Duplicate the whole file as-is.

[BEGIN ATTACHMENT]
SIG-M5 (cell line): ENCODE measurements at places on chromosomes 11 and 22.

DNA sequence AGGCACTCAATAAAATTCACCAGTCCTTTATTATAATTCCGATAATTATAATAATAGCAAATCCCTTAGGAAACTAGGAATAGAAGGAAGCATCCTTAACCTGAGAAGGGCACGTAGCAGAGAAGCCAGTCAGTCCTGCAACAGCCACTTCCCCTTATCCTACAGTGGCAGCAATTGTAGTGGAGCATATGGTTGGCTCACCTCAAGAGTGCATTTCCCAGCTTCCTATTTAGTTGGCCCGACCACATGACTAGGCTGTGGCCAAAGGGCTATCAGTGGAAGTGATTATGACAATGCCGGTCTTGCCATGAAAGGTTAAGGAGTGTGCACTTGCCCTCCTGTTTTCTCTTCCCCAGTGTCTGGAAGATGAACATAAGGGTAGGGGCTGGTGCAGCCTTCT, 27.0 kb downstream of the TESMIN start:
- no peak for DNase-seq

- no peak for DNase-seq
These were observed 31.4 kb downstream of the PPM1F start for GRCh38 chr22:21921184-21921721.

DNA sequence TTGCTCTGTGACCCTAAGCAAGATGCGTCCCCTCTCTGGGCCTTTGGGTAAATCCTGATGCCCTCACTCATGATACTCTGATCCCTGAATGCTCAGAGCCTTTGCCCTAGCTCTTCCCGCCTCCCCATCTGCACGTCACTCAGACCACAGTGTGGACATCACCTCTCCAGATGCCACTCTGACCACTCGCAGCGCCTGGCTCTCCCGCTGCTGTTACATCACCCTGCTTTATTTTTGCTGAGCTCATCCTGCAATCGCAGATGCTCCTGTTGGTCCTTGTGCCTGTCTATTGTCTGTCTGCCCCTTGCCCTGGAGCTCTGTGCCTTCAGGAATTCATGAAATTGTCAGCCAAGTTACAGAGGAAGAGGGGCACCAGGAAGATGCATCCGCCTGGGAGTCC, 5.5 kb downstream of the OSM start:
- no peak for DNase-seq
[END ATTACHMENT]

SIG-M5 (cell line): ENCODE measurements at places on chromosomes 11 and 22.

DNA sequence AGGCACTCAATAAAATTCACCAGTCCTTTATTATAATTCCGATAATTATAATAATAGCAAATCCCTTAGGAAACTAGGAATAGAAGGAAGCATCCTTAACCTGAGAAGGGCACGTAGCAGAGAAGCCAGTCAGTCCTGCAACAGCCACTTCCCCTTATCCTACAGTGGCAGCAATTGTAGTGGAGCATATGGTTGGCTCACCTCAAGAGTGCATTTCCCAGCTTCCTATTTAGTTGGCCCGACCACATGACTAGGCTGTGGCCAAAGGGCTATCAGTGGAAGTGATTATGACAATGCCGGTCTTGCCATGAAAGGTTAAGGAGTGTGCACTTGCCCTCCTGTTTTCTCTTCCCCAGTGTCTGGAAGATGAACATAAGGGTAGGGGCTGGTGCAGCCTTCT, 27.0 kb downstream of the TESMIN start:
- no peak for DNase-seq

- no peak for DNase-seq
These were observed 31.4 kb downstream of the PPM1F start for GRCh38 chr22:21921184-21921721.

DNA sequence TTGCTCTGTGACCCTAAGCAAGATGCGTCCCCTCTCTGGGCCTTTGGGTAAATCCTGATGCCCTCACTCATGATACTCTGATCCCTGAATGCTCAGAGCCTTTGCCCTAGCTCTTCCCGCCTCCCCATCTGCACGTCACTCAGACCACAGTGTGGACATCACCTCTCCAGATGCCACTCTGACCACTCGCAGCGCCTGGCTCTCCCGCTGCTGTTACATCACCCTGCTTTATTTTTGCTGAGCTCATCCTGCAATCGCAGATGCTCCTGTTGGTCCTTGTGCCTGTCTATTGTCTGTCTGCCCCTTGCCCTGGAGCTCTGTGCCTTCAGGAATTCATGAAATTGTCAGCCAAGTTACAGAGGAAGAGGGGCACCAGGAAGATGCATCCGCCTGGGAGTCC, 5.5 kb downstream of the OSM start:
- no peak for DNase-seq